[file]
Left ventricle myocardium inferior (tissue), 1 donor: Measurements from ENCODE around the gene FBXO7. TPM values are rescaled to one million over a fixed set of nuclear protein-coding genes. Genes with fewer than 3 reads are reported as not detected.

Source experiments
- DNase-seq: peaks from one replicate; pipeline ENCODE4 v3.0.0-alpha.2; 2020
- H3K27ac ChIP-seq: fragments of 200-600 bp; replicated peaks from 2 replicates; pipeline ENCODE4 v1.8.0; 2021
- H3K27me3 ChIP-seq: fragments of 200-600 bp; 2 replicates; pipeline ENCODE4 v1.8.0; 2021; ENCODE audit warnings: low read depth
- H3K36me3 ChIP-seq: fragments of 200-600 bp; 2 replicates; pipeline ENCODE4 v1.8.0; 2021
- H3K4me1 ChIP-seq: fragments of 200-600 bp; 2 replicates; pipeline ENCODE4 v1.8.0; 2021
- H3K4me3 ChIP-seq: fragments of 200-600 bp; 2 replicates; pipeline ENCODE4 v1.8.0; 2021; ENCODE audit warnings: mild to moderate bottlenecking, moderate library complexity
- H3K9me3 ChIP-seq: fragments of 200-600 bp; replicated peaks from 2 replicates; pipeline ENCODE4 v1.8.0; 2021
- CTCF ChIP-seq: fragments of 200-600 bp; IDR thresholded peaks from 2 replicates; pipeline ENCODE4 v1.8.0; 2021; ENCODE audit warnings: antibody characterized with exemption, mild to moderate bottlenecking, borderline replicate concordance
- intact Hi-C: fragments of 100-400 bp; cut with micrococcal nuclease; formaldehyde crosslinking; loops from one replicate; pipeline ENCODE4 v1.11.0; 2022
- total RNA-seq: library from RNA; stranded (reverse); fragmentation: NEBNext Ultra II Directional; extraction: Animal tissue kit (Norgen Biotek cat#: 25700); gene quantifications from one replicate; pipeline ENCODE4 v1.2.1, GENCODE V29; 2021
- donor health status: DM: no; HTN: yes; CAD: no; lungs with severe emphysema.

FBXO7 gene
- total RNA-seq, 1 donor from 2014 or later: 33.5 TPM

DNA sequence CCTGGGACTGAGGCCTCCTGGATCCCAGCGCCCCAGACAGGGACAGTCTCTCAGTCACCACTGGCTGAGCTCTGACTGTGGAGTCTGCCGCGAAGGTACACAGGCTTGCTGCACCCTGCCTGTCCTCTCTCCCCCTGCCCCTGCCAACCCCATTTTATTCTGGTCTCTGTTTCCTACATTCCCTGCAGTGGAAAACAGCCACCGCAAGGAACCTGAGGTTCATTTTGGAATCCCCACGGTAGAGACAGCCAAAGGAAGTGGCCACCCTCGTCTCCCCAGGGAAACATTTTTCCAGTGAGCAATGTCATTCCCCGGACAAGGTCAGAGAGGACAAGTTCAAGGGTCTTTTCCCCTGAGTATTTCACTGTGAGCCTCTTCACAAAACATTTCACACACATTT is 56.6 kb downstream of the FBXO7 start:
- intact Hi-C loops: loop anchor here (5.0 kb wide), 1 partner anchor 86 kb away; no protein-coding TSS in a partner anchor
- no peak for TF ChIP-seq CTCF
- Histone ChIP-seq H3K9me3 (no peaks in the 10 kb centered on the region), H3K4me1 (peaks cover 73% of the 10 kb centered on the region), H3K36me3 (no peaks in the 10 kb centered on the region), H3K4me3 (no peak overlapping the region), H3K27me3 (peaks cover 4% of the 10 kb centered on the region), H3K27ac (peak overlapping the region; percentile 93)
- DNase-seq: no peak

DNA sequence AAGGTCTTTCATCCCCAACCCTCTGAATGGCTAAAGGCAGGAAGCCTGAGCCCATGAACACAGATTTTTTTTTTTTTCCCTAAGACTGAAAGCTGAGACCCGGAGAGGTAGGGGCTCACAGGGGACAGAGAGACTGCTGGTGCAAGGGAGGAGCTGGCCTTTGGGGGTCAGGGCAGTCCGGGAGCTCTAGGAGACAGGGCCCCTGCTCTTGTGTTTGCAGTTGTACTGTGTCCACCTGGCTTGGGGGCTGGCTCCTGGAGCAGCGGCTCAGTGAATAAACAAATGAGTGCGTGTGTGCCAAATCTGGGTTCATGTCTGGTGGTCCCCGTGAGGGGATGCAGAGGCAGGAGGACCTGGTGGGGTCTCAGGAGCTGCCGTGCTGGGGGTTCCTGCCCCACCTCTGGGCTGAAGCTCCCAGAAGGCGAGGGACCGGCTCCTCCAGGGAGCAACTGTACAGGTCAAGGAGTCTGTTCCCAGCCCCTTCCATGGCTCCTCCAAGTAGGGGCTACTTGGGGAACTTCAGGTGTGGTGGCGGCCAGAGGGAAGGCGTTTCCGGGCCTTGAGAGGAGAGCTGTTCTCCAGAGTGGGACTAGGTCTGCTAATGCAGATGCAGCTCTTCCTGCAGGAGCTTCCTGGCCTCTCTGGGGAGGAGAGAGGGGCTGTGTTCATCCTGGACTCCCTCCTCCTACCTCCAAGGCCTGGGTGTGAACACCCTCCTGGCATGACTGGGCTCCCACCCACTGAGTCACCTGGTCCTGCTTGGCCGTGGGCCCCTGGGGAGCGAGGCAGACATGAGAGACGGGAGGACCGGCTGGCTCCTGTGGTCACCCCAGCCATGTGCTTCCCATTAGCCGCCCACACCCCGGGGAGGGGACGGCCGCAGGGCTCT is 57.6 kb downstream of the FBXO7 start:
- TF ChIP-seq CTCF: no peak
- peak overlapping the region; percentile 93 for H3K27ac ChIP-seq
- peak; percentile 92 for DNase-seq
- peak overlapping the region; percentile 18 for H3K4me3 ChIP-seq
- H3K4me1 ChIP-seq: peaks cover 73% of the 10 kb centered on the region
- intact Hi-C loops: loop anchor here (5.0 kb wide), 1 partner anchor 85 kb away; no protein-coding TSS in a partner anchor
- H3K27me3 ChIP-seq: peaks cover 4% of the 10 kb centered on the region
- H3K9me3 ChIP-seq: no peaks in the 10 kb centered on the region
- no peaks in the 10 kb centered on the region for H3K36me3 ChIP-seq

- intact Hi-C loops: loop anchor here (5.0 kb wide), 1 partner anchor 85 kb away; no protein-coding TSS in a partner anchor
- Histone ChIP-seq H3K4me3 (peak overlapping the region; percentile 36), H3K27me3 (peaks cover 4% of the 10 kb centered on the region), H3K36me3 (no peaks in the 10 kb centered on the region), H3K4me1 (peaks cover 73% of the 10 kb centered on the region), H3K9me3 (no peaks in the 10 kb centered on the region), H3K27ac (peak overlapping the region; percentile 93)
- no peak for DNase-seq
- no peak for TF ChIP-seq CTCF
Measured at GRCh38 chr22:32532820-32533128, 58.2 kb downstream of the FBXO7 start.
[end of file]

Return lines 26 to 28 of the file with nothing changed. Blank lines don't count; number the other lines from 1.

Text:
- H3K4me1 ChIP-seq: peaks cover 73% of the 10 kb centered on the region
- intact Hi-C loops: loop anchor here (5.0 kb wide), 1 partner anchor 85 kb away; no protein-coding TSS in a partner anchor
- H3K27me3 ChIP-seq: peaks cover 4% of the 10 kb centered on the region